The late auteur King Hu (1931 – 1997, 胡金銓), a visionary maker of epic martial arts films, lifted Chinese-language cinema to new technical and artistic heights with his graceful fights, magnificent nature shots, and stunning sword fights. His seminal 1971 film "A Touch of Zen (俠女)" was also the first title in the wuxia, or martial arts, genre to gain international recognition.
In recent years, the Taiwan Film Institute has been working to restore the many classics directed by Hu, giving Taiwanese cinephiles the chance to once again experience the distinctive aesthetic of King's wuxia films.
"A Touch of Zen" won the Technical Grand Prize award at Cannes in 1975, and the iconic duel in the bamboo forest was reenacted again in France when the film's digitally restored version was screened in Cannes Classics in 2015.
"Dragon Inn (龍門客棧)" from 1967 and "Legend of the Mountain (山中傳奇)" from 1979, which were previously circulated in worn 16mm prints or inferior quality videos, were also digitally restored in 4K resolution by the Taiwan Film Institute and the distinguished Italian laboratory L'Immagine Ritrovata in Bologna.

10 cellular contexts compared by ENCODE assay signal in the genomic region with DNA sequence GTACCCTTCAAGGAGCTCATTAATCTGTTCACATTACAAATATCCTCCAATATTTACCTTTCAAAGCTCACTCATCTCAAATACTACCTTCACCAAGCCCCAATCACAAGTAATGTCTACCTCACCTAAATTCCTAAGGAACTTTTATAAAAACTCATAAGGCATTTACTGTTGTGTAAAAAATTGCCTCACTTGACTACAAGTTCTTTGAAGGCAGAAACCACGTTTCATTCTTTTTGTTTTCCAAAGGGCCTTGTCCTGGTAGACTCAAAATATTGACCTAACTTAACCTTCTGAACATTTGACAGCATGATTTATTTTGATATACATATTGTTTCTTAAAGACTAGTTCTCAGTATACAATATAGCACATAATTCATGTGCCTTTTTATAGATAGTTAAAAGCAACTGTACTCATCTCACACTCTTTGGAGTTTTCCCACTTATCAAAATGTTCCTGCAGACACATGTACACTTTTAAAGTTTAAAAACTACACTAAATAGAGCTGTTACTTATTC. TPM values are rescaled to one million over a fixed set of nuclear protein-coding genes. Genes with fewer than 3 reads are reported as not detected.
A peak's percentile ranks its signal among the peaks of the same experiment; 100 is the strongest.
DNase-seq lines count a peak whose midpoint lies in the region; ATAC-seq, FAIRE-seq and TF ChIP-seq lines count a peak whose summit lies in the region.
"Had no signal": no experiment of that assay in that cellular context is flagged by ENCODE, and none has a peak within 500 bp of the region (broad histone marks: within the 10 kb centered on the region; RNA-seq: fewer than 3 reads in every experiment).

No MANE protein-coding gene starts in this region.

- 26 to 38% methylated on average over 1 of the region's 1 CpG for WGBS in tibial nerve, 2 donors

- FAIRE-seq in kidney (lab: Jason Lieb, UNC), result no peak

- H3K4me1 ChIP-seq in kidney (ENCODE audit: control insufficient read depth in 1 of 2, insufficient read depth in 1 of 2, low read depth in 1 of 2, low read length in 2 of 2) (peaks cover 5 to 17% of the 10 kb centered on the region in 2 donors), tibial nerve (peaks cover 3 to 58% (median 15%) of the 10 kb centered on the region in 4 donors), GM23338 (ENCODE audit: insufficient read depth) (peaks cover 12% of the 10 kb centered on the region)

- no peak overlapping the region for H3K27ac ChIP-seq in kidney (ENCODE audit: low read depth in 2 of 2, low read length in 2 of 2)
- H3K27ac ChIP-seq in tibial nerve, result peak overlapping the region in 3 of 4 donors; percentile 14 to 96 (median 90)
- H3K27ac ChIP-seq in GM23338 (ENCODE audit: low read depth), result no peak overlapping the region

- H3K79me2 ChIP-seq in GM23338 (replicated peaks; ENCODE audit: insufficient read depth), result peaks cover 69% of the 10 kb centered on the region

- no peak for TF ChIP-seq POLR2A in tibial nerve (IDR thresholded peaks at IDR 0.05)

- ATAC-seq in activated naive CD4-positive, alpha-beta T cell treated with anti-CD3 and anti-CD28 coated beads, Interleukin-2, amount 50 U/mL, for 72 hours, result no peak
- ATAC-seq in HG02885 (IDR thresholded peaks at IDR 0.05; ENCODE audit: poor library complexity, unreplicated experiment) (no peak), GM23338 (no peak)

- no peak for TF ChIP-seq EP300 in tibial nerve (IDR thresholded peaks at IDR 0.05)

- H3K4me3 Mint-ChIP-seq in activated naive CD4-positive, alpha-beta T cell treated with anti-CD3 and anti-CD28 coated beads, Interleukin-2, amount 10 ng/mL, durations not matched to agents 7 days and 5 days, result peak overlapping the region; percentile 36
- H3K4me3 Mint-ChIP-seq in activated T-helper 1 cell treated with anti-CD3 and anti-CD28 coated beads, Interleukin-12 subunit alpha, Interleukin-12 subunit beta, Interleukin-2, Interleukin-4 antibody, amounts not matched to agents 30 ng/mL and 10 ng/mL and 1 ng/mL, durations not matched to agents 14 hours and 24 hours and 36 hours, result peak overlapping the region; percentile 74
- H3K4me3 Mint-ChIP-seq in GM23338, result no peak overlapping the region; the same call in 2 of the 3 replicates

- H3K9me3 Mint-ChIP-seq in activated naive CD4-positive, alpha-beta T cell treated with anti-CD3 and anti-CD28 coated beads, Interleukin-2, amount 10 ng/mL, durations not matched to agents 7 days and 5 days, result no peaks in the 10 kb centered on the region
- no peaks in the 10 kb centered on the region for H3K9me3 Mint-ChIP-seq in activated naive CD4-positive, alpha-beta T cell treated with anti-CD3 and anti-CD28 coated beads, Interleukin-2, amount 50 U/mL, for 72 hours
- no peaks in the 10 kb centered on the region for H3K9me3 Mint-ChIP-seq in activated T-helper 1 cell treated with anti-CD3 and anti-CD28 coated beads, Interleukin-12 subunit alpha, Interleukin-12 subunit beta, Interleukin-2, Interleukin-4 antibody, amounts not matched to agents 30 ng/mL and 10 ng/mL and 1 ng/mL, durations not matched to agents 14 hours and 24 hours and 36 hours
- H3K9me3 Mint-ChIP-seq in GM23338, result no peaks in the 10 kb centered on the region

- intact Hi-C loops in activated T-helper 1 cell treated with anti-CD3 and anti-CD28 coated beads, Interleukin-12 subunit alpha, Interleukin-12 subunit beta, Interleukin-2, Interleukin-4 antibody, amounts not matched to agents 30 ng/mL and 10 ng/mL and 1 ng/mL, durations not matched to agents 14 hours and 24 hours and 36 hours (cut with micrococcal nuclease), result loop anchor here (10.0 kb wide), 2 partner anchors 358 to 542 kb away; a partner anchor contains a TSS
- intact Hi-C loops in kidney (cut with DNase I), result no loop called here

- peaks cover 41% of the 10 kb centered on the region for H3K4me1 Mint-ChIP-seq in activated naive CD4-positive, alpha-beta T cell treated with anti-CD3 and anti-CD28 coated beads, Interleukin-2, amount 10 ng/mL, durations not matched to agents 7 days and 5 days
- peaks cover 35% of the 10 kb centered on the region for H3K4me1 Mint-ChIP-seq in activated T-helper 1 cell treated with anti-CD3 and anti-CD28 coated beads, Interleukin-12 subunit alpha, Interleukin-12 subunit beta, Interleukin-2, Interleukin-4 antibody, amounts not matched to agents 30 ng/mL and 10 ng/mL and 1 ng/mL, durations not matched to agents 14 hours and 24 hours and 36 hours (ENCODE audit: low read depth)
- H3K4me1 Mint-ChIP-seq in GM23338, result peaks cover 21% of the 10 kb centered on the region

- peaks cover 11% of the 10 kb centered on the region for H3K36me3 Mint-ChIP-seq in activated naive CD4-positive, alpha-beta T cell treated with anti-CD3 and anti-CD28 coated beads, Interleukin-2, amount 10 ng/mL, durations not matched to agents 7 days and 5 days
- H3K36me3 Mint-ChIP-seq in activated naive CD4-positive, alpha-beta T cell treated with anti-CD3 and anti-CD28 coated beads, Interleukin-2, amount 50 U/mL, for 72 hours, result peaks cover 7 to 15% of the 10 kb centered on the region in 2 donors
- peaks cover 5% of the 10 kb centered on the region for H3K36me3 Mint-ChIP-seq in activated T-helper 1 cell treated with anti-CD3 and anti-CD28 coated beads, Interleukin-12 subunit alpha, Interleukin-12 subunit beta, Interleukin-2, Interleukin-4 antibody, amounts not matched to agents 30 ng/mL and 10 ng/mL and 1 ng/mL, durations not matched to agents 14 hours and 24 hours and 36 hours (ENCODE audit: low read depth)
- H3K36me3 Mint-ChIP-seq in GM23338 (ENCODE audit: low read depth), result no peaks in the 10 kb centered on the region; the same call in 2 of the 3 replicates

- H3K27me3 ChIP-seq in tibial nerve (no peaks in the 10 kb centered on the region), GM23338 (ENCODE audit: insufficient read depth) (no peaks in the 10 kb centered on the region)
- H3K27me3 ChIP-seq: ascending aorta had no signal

King’s period action pieces combined Oriental aesthetics with Occidental approaches to artistic expression, creating a distinctive cinematic style that has been described as having "culture within combat and zen within swordsmanship." His films stunned audiences and had a profound impact on those who would come after him.
Tributes include "A City Called Dragon (龍城十日)," a thrilling action film by Hu's longtime assistant director Tu Chung-hsun (屠忠訓). It has been touted as the missing link between "Dragon Inn" and "A Touch of Zen" as all three films feature the same thespians such as Hsu Feng (徐楓) and Shih Chun (石雋).
"A Touch of Sin (天注定)," whose title is a strong reference to "A Touch of Zen," is a social drama, martial arts, film, and fable rolled into one by award-winning director Jia Zhangke (賈樟柯). The escalation of violence by the four characters wreaking havoc like avenging angels also draws on the history of wuxia stories.
"Goodbye, Dragon Inn (不散)" is set in the final hours of an old cinema in Taipei that is about to close down after screening "Dragon Inn." This art house film by Tsai Ming-liang (蔡明亮) features two veteran actors who played in Hu's original sword-fighting film.
Not only have restored Hu classics and cinematic tributes been screened at domestic film festivals, they have also been part of programs of classic films screened at major international festivals like Cannes and Venice. Clearly, Hu's works remain major landmarks in global cinema.